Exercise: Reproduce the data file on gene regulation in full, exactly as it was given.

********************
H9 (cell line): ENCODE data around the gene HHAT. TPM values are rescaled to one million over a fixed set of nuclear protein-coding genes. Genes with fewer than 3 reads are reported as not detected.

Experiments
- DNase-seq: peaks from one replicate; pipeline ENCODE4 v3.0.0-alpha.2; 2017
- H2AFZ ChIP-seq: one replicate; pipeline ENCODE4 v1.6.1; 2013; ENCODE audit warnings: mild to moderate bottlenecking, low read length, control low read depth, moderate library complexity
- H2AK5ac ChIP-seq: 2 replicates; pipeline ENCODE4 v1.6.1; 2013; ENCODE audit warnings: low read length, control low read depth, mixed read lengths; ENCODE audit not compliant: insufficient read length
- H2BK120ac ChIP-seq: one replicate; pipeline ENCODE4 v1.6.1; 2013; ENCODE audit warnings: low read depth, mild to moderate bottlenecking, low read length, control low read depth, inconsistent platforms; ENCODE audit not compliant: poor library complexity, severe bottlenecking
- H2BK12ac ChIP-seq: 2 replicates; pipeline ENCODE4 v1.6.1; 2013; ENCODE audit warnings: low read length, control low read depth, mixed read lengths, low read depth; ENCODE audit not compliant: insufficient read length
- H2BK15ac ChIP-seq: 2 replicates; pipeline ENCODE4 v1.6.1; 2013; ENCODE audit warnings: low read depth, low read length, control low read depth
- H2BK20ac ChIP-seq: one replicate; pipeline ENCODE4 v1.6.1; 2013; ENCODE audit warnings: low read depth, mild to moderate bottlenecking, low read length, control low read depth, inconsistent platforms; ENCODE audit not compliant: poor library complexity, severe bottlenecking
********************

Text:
H9 (cell line): ENCODE data around the gene HHAT. TPM values are rescaled to one million over a fixed set of nuclear protein-coding genes. Genes with fewer than 3 reads are reported as not detected.

Experiments
- DNase-seq: peaks from one replicate; pipeline ENCODE4 v3.0.0-alpha.2; 2017
- H2AFZ ChIP-seq: one replicate; pipeline ENCODE4 v1.6.1; 2013; ENCODE audit warnings: mild to moderate bottlenecking, low read length, control low read depth, moderate library complexity
- H2AK5ac ChIP-seq: 2 replicates; pipeline ENCODE4 v1.6.1; 2013; ENCODE audit warnings: low read length, control low read depth, mixed read lengths; ENCODE audit not compliant: insufficient read length
- H2BK120ac ChIP-seq: one replicate; pipeline ENCODE4 v1.6.1; 2013; ENCODE audit warnings: low read depth, mild to moderate bottlenecking, low read length, control low read depth, inconsistent platforms; ENCODE audit not compliant: poor library complexity, severe bottlenecking
- H2BK12ac ChIP-seq: 2 replicates; pipeline ENCODE4 v1.6.1; 2013; ENCODE audit warnings: low read length, control low read depth, mixed read lengths, low read depth; ENCODE audit not compliant: insufficient read length
- H2BK15ac ChIP-seq: 2 replicates; pipeline ENCODE4 v1.6.1; 2013; ENCODE audit warnings: low read depth, low read length, control low read depth
- H2BK20ac ChIP-seq: one replicate; pipeline ENCODE4 v1.6.1; 2013; ENCODE audit warnings: low read depth, mild to moderate bottlenecking, low read length, control low read depth, inconsistent platforms; ENCODE audit not compliant: poor library complexity, severe bottlenecking